Mon Health Medical Center Family Birth Center Receives Hepatitis B Prevention Program Award | Newsroom
Posted Date: 1/31/2023
Members of the West Virginia Department of Health & Human Resources present Mon Health Medical Center Family Birth Center and Quality staff with the Hepatitis B Prevention Program Award on Friday, January 27, 2023.
The Family Birth Center at Mon Health Medical Center recently received an award from the West Virginia Division of Immunization Services (WVDIS) for their contributions to the Perinatal Hepatitis B Prevention Program.
Each U.S. state participates in a Hep. B Prevention Program which originated in 1991 from the Advisory Committee on Immunization Practices and the CDC’s initiative to eliminate Hep. B transmission. These programs work in collaboration with local health departments, physicians, and hospitals to identify and track infants who are born to mothers infected with Hep. B.
Mon Health Medical Center has provided information to the WVDIS to enable them to track infants born with disease exposure. This allows the WVDIS to follow those infants to ensure they are fully vaccinated to help eliminate Hep. B in West Virginia.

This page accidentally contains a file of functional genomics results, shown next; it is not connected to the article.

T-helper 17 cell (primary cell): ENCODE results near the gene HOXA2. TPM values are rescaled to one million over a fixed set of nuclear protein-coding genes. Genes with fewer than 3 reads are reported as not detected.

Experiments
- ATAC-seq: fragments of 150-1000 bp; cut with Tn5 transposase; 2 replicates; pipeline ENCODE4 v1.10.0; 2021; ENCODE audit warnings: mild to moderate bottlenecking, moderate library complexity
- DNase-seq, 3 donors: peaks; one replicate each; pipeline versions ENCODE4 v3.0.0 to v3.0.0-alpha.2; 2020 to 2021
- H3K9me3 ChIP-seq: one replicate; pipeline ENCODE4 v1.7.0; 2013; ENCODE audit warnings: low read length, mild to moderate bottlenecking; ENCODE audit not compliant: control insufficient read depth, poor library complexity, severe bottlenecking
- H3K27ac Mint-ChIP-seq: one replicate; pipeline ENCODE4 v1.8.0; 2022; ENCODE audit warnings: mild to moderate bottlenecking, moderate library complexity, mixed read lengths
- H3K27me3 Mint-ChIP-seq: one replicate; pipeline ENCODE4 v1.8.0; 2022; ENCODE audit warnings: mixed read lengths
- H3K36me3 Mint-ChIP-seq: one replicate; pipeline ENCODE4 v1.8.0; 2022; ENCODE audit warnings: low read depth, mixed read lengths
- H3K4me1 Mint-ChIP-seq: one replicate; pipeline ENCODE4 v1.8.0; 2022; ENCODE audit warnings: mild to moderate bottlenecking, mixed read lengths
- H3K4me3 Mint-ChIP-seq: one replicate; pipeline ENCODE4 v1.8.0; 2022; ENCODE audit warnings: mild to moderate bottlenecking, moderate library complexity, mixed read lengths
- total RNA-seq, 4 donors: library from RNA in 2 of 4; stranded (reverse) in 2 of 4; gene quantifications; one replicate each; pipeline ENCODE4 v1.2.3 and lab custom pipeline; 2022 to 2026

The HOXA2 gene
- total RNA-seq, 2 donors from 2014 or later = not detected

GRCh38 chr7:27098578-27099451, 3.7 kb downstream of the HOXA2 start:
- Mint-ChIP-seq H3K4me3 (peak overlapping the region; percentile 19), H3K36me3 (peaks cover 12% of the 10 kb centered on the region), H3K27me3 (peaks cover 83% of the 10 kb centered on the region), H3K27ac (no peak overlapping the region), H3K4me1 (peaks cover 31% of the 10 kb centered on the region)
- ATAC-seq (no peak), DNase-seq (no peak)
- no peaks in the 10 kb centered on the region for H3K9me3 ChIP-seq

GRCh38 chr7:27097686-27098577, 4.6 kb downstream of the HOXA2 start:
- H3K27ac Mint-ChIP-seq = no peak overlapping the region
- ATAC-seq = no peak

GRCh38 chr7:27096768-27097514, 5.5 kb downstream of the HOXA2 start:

“The Family Birth Center and Quality partnered with the WV Department of Health & Human Resources to establish a process for identifying and reporting to protect our most precious and vulnerable patients,” said Margaret Wright, System Senior Director of Quality, Mon Health System. “We’re proud of our teams for consistently prioritizing the health and well-being of the communities we serve, one person at a time.”
Hep. B is a serious liver infection caused by the hepatitis B virus (HBV). The virus is spread by exposure to HBV infected blood or body fluid. While many experience no symptoms, others may develop a rapid onset of sickness including nausea, vomiting, jaundice, fatigue, dark urine, and abdominal pain. Chronic Hep. B is a lifelong infection that can progress to conditions such as hardening of the liver, scarring, and even liver cancer.
The immune systems of infants and young children aren’t fully developed, which leaves them more vulnerable to contracting the virus if exposed at birth or early childhood. Once children and infants are immunized for Hep. B, they are protected from contracting it for life.
To learn more about the Perinatal Hepatitis B Prevention Program, visit OEPS.WV.GOV.
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